Ancient Priest's Tomb Painting Discovered Near Great Pyramid at Giza ›

archaeologicalnews:

image

A wall painting, dating back over 4,300 years, has been discovered in a tomb located just east of the Great Pyramid of Giza.

The painting shows vivid scenes of life, including boats sailing south on the Nile River, a bird hunting trip in a marsh and a man named Perseneb who’s shown with his…

ancientart:

A Mixtec funerary mask from Grave No. 7, Monte Alban, Mexico.

Courtesy of & currently located at the Regional Museum of Oaxaca, Mexico. Photos taken by Anagoria via the Wiki Commons.

jtotheizzoe:

Mars, Mapped 

The USGS has just released a gorgeous new geologic map of Mars, combining data from four separate spacecraft to paint a rainbow-like spectrum of terrain and texture upon the red planet.

See those four bulges on the left side of the spherical projection? Each of those four mountains, Olympus Mons, Ascraeus Mons, Arsia Mons, and Pavonis Mons, are taller than any mountain on Earth, including Mauna Kea (which rises more than six miles from the ocean floor).

Learn more at Wired’s MapLab blog, and view the incredible high-res annotated version at the USGS website

(via we-are-star-stuff)

leprincelointain:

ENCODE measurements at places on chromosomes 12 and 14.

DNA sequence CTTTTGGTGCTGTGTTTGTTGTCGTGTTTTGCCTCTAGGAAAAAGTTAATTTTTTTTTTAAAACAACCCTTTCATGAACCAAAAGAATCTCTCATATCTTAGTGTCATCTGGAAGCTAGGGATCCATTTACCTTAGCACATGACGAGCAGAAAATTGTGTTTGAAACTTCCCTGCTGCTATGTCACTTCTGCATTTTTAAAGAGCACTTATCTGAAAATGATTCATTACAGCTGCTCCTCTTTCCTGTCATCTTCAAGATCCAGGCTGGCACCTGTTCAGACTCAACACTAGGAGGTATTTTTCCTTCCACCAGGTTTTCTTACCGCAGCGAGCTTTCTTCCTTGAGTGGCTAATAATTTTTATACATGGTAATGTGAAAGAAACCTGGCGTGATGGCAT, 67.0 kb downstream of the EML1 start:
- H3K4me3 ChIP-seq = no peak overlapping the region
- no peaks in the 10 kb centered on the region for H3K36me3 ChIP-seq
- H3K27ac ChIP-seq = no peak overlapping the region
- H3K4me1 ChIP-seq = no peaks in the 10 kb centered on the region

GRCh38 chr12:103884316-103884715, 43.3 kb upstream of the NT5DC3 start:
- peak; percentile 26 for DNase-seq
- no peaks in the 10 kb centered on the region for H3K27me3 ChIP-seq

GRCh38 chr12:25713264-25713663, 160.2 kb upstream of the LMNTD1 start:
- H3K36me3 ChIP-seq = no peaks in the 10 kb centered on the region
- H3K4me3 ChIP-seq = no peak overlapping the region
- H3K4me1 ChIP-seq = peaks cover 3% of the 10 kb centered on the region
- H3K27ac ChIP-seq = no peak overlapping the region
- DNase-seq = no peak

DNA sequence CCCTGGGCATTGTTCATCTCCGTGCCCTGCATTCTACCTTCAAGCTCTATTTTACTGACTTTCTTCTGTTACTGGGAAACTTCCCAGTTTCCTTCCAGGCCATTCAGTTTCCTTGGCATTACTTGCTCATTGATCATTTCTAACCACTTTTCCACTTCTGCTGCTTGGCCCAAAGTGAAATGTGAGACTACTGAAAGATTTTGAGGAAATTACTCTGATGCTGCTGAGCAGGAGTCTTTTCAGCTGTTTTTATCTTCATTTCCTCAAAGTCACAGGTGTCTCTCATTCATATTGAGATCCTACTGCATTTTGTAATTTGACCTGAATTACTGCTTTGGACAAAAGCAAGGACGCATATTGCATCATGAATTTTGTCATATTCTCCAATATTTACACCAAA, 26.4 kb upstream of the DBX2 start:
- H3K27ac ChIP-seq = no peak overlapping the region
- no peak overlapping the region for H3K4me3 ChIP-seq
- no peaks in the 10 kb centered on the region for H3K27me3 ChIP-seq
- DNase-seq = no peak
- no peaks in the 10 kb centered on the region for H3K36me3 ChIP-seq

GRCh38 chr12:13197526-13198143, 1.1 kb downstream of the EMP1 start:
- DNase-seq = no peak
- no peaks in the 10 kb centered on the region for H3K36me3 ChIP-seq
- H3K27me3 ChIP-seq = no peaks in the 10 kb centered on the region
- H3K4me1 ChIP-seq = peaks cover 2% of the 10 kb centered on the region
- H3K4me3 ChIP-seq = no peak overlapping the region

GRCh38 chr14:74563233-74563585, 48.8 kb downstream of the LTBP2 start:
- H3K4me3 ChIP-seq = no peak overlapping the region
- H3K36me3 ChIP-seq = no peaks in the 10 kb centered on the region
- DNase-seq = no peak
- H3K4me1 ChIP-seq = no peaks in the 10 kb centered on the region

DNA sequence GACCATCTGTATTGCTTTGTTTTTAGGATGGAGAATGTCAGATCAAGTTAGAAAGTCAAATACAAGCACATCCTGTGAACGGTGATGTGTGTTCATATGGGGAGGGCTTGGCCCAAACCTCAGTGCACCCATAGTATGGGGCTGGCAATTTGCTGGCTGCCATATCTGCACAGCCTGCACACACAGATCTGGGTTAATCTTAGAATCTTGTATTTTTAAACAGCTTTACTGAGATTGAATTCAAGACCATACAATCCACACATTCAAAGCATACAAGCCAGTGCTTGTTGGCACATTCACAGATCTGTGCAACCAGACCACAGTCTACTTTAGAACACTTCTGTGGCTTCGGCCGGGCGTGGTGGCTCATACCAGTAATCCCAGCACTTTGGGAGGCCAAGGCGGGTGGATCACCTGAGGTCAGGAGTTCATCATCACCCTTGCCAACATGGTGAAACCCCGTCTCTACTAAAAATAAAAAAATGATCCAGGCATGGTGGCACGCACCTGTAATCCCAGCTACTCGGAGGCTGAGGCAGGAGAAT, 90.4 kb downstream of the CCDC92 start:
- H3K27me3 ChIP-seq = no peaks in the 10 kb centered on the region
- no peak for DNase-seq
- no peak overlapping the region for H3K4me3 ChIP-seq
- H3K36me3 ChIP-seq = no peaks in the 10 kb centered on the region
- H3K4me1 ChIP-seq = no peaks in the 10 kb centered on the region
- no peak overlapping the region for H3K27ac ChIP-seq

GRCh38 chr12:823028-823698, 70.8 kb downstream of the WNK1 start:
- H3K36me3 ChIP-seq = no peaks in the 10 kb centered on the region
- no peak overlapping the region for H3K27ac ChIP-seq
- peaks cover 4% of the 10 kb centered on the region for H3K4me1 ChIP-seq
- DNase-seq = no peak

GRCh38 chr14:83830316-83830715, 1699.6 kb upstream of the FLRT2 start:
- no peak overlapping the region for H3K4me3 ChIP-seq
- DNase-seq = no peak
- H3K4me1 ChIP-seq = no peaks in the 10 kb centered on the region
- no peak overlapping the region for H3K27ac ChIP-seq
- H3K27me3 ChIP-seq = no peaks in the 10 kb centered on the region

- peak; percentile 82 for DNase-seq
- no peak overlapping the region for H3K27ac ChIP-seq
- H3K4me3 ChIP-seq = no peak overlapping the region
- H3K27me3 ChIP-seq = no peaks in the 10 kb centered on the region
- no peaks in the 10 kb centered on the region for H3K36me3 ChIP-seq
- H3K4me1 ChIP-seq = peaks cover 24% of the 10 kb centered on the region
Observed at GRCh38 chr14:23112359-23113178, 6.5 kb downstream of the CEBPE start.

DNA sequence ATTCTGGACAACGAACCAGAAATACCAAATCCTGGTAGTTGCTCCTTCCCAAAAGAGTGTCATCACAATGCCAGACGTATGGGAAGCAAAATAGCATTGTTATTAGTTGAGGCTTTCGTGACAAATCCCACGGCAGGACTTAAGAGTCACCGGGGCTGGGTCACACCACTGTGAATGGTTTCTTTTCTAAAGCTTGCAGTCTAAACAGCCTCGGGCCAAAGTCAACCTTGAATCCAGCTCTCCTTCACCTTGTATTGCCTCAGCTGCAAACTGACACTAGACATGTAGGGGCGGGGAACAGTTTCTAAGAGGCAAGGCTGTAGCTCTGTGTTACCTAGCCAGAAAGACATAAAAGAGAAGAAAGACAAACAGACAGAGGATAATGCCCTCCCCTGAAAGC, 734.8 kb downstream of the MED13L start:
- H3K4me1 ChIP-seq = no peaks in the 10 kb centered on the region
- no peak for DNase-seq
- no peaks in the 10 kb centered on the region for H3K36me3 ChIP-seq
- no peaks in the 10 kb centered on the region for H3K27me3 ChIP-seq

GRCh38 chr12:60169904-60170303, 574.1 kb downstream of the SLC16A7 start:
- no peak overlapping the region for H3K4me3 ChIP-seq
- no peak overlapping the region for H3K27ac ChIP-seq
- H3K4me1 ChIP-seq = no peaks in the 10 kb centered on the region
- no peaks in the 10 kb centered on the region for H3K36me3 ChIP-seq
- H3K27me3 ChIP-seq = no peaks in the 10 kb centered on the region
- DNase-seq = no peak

Hendryk Siemiradzki (1843-1902),  L’Exemple des Dieux.

(via rhaegartargaryen)

(via olddslang)

imagediver:

Click on the image to see the detail in a zoomable context.

Detail from Triptych: The Crucifixion, Rogier van der Weyden, 1443-1445

(via rhaegartargaryen)

Frida Kahlo, Without Hope, 1945

(via hempslave)

ancientart:

The Stela of Pakhaas, 2nd-1st century B.C.E., made of limestone.

The central vignette here features a unique combination of two types of stela illustration. Normally the deceased is shown offering to Osiris, lord of the underworld, or to another deity. Alternatively, the deceased and his or her spouse receive offerings from their family. At first glance, the stela seems to fit the second category. The dead person, Pakhaas, accompanied by his wife, Nesihor, who stands behind him holding a sistrum, or rattle, enjoys the oblations of his son, Pakhy (a nickname, in effect, Pakhaas, Jr.).

This scene, however, is hardly conventional. Pakhy’s censer and Nesihor’s sistrum rarely appear in scenes of offerings to humans, and Pakhaas is not depicted as a mortal. The small image of the god Osiris that sits on his knees indicates that Pakhaas has become that god. Pakhy thus becomes Horus, who offers to his dead father, Osiris, and Nesihor is Isis. (BM)

Courtesy of the Brooklyn Museum, USA, via their online collections71.37.2.

vwillas8:

Golestan Palace
Tehran, Iran

blackpaint20:

Elaborately carved grave slab atShebbear (Devon, England) showing a skull sprouting flowering shoots, as a symbol of resurrection